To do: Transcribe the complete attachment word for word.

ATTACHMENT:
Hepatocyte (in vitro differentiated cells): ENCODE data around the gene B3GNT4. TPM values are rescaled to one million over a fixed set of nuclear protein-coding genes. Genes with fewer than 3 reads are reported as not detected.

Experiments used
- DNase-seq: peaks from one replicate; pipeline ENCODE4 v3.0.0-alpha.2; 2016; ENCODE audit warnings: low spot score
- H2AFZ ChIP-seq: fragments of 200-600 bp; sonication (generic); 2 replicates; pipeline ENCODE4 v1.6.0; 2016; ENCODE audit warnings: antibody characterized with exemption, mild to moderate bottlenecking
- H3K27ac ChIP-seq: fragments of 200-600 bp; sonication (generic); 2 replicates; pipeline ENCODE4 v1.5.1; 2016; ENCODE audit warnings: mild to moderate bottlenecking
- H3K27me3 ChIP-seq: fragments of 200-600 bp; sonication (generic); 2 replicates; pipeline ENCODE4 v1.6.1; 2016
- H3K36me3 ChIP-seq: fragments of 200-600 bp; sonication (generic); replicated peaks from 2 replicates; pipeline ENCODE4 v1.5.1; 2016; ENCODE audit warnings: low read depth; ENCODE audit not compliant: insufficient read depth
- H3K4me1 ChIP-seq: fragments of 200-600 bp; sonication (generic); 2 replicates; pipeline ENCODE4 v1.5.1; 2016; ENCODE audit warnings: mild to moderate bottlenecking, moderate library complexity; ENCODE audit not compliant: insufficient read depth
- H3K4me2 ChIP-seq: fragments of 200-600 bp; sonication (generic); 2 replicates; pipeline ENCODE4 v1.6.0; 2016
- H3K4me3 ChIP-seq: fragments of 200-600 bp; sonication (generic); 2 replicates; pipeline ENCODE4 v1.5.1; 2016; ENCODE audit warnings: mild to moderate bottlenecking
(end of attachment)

Hepatocyte (in vitro differentiated cells): ENCODE data around the gene B3GNT4. TPM values are rescaled to one million over a fixed set of nuclear protein-coding genes. Genes with fewer than 3 reads are reported as not detected.

Experiments used
- DNase-seq: peaks from one replicate; pipeline ENCODE4 v3.0.0-alpha.2; 2016; ENCODE audit warnings: low spot score
- H2AFZ ChIP-seq: fragments of 200-600 bp; sonication (generic); 2 replicates; pipeline ENCODE4 v1.6.0; 2016; ENCODE audit warnings: antibody characterized with exemption, mild to moderate bottlenecking
- H3K27ac ChIP-seq: fragments of 200-600 bp; sonication (generic); 2 replicates; pipeline ENCODE4 v1.5.1; 2016; ENCODE audit warnings: mild to moderate bottlenecking
- H3K27me3 ChIP-seq: fragments of 200-600 bp; sonication (generic); 2 replicates; pipeline ENCODE4 v1.6.1; 2016
- H3K36me3 ChIP-seq: fragments of 200-600 bp; sonication (generic); replicated peaks from 2 replicates; pipeline ENCODE4 v1.5.1; 2016; ENCODE audit warnings: low read depth; ENCODE audit not compliant: insufficient read depth
- H3K4me1 ChIP-seq: fragments of 200-600 bp; sonication (generic); 2 replicates; pipeline ENCODE4 v1.5.1; 2016; ENCODE audit warnings: mild to moderate bottlenecking, moderate library complexity; ENCODE audit not compliant: insufficient read depth
- H3K4me2 ChIP-seq: fragments of 200-600 bp; sonication (generic); 2 replicates; pipeline ENCODE4 v1.6.0; 2016
- H3K4me3 ChIP-seq: fragments of 200-600 bp; sonication (generic); 2 replicates; pipeline ENCODE4 v1.5.1; 2016; ENCODE audit warnings: mild to moderate bottlenecking